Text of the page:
What really happened in the Finnish elections

Taneli Heikka, a non-partisan Finnish commentator and media consultant, looks at what really happenend in the elections to Finland's parliament on Sunday.

Taneli Heikka is a non-partisan Finnish commentator and media consultant who treats all the Finnish parties with a certain degree of scepticism; he is a co-author of the 2009 book Lumedemokratia (Quasi-Democracy), (pdf) and the former Head of Political News at Alma Media

The landslide victory of the nationalist-populist True Finns in the Finnish Parliamentary elections on Sunday have led to a need to explain Finnish politics to an international audience. I’ve given a few interviews in the last few weeks and days for the international press to try to explain things. I provide an alternative view to most analysts. I’m not a political analyst in the academic sense, but a journalist, author, entrepreneur, media commentator and public speaker.

The most interesting and important things in this election took place in two of my speciality areas – the Finnish culture of consensus, and the social media, which was a base where the anti-immigrant wing of True Finns set their agenda and eventually changed how Finland speaks of immigration.

My co-author Katja Boxberg and I started the debate on the shortcomings of Finnish consensus in February 2009 with our book Lumedemokratia. An edited version in English, by the name Quasi-Democracy, can be found here. We predicted that the stagnant and authoritarian nature of Finnish politics, where dissent and open debate was shunned and decisions made behind closed doors, could lead into an explosion of a protest movement reminiscent to the far-left surge in the 1970s.

The whole idea of seeing consensus in a critical light was news to Finns. We were criticised harshly. Politicians thought we were out of our minds, but simultaneously it struck a chord. Slowly, people started to realise that there perhaps was a point. We’re now into our sixth edition and the title of our book has become a word in everyday parlance.

We were right, but we did not have an idea what forms the protest would take. That it would be a nationalist populist movement, with strong anti-EU and anti-immigration rhetoric, seems now self-evident. That has been the road in many other European states as well. Where Finland differs, however, is that True Finns may be heading for government. This is due to a persistent culture of consensus. Finns are not used to the idea that a party, if it gains a lot of votes, could be excluded from government.

Even outright political differences do not stop a winning party joining the government.

Finland has always had exceptionally broad coalitions, with for example hard-line Stalinists and the conservative National Coalition Party in the same government in the late 1990s, something of which people are proud. They think it is the secret for the “success” of Finland.

Finns are used to seeing political ideologies as something practical and rhetorical, tools that can be changed or abandoned after the election. This skill was refined during the Cold War, when politics was a game of survival and (self)deception with the Soviets. This culture has proved resilient. Political ideologies are traditionally not outspoken before elections and they are watered down after elections. So Finns find it normal that the True Finns now consider joining a coalition government with a party whose ideology is furthest from its own.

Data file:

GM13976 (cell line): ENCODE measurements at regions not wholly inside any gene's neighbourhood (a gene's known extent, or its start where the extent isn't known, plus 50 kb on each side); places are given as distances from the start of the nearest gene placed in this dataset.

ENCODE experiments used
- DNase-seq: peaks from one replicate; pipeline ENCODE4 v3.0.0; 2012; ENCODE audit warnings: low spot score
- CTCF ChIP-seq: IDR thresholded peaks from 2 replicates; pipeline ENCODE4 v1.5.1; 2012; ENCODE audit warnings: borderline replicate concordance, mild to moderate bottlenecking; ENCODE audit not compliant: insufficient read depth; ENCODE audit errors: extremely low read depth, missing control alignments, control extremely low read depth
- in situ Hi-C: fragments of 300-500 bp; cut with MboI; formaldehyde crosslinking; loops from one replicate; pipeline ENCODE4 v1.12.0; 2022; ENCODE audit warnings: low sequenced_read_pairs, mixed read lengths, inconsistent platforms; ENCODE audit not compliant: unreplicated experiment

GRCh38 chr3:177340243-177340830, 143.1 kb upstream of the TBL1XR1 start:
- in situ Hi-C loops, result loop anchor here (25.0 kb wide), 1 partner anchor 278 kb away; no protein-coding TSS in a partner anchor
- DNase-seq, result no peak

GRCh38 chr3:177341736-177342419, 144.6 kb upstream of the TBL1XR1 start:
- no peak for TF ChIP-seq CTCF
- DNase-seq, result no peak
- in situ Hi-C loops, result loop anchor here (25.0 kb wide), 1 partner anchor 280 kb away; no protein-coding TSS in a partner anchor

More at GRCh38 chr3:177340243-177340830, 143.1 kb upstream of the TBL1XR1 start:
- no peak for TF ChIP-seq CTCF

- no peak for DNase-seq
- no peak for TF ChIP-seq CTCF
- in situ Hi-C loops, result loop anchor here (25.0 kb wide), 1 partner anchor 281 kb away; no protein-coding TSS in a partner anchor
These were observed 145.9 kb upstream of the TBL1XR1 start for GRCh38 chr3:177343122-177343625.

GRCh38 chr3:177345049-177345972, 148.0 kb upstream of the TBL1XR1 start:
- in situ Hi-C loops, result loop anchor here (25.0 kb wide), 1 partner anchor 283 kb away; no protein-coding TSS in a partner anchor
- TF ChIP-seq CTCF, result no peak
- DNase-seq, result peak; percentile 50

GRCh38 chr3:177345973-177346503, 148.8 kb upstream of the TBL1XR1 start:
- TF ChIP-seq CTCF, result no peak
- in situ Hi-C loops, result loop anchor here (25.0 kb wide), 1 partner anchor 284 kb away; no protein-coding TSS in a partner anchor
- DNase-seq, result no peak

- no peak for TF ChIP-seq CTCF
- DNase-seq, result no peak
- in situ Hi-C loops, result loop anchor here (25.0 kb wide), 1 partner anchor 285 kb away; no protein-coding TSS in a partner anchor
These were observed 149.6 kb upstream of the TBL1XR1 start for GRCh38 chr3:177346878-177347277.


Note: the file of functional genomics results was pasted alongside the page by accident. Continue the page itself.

Finland is now at a crossroads. If consensus prevails, we will have a majority coalition government with the National Coalition Party, True Finns and Social Democrats. Political differences are watered down, and the electorate will be betrayed. They have protested against consensus, but little will change.

It is a part of the Finnish system that the extremists are taken into power to neuter them. This is how the system dealt with the Stalinists over the decades. However, this will not leave the system intact, either. It normalises extremism and rots the mores of the system from inside.

The European union will still have a new kind of partner in Finland. The victory of the anti-EU camp was so vocal that it cannot be totally ignored.

In this consensus-as-usual future, the anti-immigration wing of the True Finns will get nervous. True Finns chair Timo Soini has said he is happy with the current state of affairs with immigration policy, but seven out of 39 MPs have signed a staunch anti-immigration manifesto, and they want more. A government with True Finns will have to go for tougher measures on immigration, or the party (and the government) faces collapse. Mr Soini knows this. He has even forced his candidates to sign a promise they will not leave the party after being elected.

Does NCP chairman Jyrki Katainen – who as the leader of the biggest party will most probably be prime minister – have alternatives to this bleak vision? I fear he does not see the other road. A minority government, with the extremists out, has not even been mentioned as an option in Finnish debate.

Correction: There were actually six, not seven signatories of the anti-immigration manifesto that were elected to Parliament. In addition, one elected MP was on a seperate recommendation list of the leader of the anti-immigration wing of True Finns, Jussi Halla-Aho. Finnish readers can find the list here and the manifesto with its’ signatories here (also in Swedish).

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